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There are many reasons to enjoy RoboCop, still beloved (and now remade) after 27 years. If you don’t like the brilliantly executed action, there’s the biting statement about ’80s greed in America. If you don’t appreciate the scathing satire, there’s the poignant struggle of a good man trying to regain his identity.
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Shane Buettner Posted: May 06, 2014 1 comments
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12 Years a Slave is the true story of Solomon Northup (Chiwetel Ejiofor), a free black man kidnapped into slavery, the inhuman condition in which he languished for 12 years, enduring unimaginable sorrow and torment but ultimately making it out the other side, regaining his freedom. Director Steve McQueen is a fearless and unflinching filmmaker, and this film of Northup’s book is the most personal I’ve ever seen about slavery.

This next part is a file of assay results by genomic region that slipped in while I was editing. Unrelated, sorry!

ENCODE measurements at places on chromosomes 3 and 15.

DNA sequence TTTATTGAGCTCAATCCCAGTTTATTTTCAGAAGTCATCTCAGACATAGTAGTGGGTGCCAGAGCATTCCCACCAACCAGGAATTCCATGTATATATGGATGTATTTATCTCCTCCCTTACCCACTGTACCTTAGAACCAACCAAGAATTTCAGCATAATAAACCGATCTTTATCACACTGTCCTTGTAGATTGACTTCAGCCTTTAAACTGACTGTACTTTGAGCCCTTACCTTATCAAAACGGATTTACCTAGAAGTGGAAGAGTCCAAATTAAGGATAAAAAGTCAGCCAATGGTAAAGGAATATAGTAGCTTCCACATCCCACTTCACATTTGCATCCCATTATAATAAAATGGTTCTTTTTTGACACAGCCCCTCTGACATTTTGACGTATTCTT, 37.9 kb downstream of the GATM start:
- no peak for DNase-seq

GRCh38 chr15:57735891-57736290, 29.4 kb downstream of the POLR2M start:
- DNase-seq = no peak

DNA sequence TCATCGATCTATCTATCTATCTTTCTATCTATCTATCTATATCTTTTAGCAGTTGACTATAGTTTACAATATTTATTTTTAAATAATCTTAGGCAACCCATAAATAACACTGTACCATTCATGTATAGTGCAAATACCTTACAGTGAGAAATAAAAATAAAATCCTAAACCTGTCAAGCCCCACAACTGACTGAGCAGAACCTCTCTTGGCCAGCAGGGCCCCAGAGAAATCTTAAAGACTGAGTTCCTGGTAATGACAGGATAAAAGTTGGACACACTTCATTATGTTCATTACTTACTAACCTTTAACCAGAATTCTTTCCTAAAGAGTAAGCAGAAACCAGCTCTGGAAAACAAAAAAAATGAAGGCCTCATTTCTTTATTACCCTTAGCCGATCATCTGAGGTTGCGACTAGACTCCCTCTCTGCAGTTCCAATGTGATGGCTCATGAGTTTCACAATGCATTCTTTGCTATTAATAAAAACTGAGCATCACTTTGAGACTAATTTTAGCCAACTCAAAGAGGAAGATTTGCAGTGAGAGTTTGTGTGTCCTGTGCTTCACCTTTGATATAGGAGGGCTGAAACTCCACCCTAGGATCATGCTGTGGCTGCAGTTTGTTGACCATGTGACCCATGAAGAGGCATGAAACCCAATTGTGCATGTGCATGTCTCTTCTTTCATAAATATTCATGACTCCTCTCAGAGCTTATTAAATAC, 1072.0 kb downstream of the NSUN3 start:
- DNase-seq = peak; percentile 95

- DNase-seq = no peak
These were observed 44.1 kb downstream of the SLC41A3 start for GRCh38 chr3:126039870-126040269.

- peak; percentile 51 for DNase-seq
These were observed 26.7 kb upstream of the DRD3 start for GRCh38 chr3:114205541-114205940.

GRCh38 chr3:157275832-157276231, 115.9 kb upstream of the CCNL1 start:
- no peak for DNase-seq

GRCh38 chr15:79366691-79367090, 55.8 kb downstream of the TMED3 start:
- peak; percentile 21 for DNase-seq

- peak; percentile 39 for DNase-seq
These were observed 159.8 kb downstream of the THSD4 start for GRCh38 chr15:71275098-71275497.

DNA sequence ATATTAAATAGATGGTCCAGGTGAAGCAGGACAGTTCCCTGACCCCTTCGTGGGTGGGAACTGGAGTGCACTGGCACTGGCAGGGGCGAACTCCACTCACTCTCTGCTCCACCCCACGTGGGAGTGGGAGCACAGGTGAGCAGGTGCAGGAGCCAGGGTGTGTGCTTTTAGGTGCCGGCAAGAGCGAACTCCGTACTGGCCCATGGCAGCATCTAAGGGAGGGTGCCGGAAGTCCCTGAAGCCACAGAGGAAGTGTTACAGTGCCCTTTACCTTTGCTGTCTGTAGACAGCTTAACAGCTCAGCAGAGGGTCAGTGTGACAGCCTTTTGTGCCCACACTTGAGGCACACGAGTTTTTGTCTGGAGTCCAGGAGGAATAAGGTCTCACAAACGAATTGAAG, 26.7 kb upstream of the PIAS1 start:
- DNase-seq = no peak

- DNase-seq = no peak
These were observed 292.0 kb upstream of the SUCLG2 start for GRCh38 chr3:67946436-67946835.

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Corey Gunnestad Posted: Apr 29, 2014 0 comments
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The American tradition of the spring break was invented to give hard-working college students a much-needed reprieve from their rigorous course studies and a means to blow off some steam in a reasonably safe environment. At what point then did it become a callow justification to take complete leave of your senses and shamelessly plunge headlong into a sexually hedonistic, drug-induced crime spree? Oh, well. You’re only young once, I guess.
Chris Chiarella Posted: Apr 28, 2014 1 comments
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Gravity doesn’t waste a single second: After a brief text reminds us of how utterly dangerous space is, disaster strikes a shuttle crew in the midst of a Hubble telescope upgrade. With the help of veteran spaceman Matt Kowalski (the ever-affable George Clooney), scientist Ryan Stone (Sandra Bullock, ditching her blatant sass in favor of genuine emotion) must find a way to survive her first mission and return home alive somehow. But with one unfortunate twist after another, her ordeal is relentless.